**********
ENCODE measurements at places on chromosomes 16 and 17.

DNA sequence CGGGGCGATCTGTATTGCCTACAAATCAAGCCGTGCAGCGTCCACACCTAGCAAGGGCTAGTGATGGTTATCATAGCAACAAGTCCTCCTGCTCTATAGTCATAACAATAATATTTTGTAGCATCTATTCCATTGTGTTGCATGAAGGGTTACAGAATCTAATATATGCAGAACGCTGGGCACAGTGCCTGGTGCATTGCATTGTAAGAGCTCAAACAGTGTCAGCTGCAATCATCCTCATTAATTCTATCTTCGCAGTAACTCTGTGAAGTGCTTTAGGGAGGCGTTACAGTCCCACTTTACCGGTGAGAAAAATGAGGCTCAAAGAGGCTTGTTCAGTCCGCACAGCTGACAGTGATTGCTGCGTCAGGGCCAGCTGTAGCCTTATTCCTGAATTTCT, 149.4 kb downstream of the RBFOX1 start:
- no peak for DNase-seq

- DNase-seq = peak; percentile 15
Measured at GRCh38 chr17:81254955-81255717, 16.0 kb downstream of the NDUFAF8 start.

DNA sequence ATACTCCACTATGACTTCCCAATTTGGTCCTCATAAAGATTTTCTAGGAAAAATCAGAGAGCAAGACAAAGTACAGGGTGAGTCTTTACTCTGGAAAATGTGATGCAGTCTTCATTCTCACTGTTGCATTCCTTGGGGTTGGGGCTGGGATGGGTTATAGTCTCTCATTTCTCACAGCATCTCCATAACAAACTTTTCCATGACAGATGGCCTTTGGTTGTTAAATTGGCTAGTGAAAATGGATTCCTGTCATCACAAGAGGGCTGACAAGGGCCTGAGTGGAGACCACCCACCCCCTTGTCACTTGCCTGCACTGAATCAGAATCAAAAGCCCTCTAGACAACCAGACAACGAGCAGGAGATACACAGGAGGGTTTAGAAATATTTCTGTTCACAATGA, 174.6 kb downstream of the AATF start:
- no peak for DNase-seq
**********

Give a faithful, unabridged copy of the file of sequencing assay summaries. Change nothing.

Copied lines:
ENCODE measurements at places on chromosomes 16 and 17.

DNA sequence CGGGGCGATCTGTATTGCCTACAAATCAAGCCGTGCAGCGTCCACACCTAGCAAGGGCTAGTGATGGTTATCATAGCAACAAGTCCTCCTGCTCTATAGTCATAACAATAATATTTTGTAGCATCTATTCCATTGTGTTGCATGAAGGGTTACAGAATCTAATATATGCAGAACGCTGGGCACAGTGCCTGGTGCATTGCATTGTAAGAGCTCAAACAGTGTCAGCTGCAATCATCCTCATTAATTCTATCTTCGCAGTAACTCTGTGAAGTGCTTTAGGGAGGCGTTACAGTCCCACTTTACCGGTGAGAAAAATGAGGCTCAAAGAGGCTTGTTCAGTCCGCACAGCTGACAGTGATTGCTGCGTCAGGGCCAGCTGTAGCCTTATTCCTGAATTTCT, 149.4 kb downstream of the RBFOX1 start:
- no peak for DNase-seq

- DNase-seq = peak; percentile 15
Measured at GRCh38 chr17:81254955-81255717, 16.0 kb downstream of the NDUFAF8 start.

DNA sequence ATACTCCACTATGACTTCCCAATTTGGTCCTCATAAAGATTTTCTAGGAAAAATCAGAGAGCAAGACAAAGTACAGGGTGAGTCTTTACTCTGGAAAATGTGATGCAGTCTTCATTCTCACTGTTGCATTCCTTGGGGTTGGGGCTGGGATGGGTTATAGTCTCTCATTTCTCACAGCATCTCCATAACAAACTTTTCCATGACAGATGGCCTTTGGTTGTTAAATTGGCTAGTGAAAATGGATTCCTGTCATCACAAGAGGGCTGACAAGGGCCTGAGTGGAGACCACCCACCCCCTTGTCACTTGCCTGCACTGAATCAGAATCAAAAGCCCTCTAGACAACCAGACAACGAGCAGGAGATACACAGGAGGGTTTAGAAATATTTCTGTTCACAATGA, 174.6 kb downstream of the AATF start:
- no peak for DNase-seq